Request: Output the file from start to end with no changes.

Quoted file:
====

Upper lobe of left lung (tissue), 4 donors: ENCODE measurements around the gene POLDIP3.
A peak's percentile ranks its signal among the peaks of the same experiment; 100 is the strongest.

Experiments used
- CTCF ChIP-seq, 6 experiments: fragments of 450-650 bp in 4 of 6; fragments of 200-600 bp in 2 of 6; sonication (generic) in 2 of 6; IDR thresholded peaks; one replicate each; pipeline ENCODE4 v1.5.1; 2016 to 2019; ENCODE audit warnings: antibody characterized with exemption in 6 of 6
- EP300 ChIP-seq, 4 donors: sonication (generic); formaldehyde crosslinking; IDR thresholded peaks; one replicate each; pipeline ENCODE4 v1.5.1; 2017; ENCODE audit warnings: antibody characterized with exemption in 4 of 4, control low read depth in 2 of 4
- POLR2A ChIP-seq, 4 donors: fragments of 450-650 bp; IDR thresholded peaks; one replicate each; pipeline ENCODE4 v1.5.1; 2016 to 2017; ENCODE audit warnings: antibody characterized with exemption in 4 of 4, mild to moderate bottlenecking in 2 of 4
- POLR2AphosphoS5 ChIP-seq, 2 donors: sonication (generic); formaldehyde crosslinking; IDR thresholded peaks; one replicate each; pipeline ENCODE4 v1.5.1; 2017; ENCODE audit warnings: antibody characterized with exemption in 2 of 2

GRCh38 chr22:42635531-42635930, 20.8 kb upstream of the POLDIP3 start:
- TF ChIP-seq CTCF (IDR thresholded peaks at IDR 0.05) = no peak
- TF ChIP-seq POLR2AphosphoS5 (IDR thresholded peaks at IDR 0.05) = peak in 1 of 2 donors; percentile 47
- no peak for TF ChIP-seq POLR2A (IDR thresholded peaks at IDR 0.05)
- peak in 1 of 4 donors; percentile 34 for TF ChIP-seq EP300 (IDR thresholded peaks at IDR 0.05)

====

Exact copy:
Upper lobe of left lung (tissue), 4 donors: ENCODE measurements around the gene POLDIP3.
A peak's percentile ranks its signal among the peaks of the same experiment; 100 is the strongest.

Experiments used
- CTCF ChIP-seq, 6 experiments: fragments of 450-650 bp in 4 of 6; fragments of 200-600 bp in 2 of 6; sonication (generic) in 2 of 6; IDR thresholded peaks; one replicate each; pipeline ENCODE4 v1.5.1; 2016 to 2019; ENCODE audit warnings: antibody characterized with exemption in 6 of 6
- EP300 ChIP-seq, 4 donors: sonication (generic); formaldehyde crosslinking; IDR thresholded peaks; one replicate each; pipeline ENCODE4 v1.5.1; 2017; ENCODE audit warnings: antibody characterized with exemption in 4 of 4, control low read depth in 2 of 4
- POLR2A ChIP-seq, 4 donors: fragments of 450-650 bp; IDR thresholded peaks; one replicate each; pipeline ENCODE4 v1.5.1; 2016 to 2017; ENCODE audit warnings: antibody characterized with exemption in 4 of 4, mild to moderate bottlenecking in 2 of 4
- POLR2AphosphoS5 ChIP-seq, 2 donors: sonication (generic); formaldehyde crosslinking; IDR thresholded peaks; one replicate each; pipeline ENCODE4 v1.5.1; 2017; ENCODE audit warnings: antibody characterized with exemption in 2 of 2

GRCh38 chr22:42635531-42635930, 20.8 kb upstream of the POLDIP3 start:
- TF ChIP-seq CTCF (IDR thresholded peaks at IDR 0.05) = no peak
- TF ChIP-seq POLR2AphosphoS5 (IDR thresholded peaks at IDR 0.05) = peak in 1 of 2 donors; percentile 47
- no peak for TF ChIP-seq POLR2A (IDR thresholded peaks at IDR 0.05)
- peak in 1 of 4 donors; percentile 34 for TF ChIP-seq EP300 (IDR thresholded peaks at IDR 0.05)